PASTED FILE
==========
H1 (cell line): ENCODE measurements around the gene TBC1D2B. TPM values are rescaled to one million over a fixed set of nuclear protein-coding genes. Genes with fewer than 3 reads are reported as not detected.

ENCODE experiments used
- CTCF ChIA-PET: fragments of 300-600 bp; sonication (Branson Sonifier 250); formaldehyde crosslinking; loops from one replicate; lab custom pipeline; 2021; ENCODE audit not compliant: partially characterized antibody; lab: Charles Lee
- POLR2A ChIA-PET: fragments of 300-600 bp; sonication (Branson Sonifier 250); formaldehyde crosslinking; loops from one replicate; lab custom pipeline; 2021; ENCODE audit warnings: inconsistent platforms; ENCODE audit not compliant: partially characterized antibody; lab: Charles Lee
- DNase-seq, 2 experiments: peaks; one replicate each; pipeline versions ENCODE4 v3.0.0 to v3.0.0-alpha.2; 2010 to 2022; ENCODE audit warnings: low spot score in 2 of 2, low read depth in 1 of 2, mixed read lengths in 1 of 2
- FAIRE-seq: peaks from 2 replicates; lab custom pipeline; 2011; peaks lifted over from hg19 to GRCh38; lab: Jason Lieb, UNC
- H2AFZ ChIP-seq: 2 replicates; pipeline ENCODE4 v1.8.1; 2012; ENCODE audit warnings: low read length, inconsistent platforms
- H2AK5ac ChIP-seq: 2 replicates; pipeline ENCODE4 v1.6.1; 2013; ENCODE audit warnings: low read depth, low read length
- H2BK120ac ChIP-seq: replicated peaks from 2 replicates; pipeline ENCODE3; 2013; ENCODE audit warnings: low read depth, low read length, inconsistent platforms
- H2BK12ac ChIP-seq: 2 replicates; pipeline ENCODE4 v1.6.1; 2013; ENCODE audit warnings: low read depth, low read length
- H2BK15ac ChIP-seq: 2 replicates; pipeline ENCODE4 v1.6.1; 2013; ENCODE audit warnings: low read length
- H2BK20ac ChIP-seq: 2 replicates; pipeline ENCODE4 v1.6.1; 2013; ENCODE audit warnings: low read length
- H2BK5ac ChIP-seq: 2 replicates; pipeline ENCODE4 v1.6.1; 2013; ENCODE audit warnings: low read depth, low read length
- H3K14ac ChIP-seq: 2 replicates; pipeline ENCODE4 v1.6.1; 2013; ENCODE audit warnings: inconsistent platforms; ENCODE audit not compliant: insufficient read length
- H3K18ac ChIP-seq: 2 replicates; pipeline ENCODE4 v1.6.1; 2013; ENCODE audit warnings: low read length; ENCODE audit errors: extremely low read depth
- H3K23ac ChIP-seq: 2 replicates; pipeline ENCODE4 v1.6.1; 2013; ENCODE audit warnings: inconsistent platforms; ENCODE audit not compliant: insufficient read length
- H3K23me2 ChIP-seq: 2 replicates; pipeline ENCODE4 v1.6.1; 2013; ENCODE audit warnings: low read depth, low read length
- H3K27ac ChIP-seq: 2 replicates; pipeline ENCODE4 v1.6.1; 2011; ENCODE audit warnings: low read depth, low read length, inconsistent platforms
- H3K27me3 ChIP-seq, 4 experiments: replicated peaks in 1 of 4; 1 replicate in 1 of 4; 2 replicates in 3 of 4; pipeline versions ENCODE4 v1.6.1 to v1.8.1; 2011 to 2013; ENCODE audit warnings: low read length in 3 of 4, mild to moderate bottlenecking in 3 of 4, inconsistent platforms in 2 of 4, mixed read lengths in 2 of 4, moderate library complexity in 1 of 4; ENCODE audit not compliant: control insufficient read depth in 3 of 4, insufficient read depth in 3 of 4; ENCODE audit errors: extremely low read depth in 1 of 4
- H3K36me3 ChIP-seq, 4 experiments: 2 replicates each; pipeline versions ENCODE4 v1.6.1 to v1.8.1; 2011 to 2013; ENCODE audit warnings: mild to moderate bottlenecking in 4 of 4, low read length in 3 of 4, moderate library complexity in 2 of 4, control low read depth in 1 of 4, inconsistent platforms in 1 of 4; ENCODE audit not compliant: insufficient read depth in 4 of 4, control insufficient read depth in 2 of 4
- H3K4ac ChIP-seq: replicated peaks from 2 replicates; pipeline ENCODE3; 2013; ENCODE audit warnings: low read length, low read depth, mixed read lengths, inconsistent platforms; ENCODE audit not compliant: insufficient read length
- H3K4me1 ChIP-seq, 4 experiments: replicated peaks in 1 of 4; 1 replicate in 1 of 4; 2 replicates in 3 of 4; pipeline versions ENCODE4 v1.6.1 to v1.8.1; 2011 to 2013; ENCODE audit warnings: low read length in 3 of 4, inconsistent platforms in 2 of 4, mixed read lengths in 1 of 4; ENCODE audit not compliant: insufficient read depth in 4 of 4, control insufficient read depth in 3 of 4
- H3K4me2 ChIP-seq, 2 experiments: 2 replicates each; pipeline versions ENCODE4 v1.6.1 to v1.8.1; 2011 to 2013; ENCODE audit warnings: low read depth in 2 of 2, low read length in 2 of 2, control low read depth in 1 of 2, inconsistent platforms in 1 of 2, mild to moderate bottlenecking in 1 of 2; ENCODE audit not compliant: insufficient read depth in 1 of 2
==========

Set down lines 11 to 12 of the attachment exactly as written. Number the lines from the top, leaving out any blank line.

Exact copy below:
- H2BK15ac ChIP-seq: 2 replicates; pipeline ENCODE4 v1.6.1; 2013; ENCODE audit warnings: low read length
- H2BK20ac ChIP-seq: 2 replicates; pipeline ENCODE4 v1.6.1; 2013; ENCODE audit warnings: low read length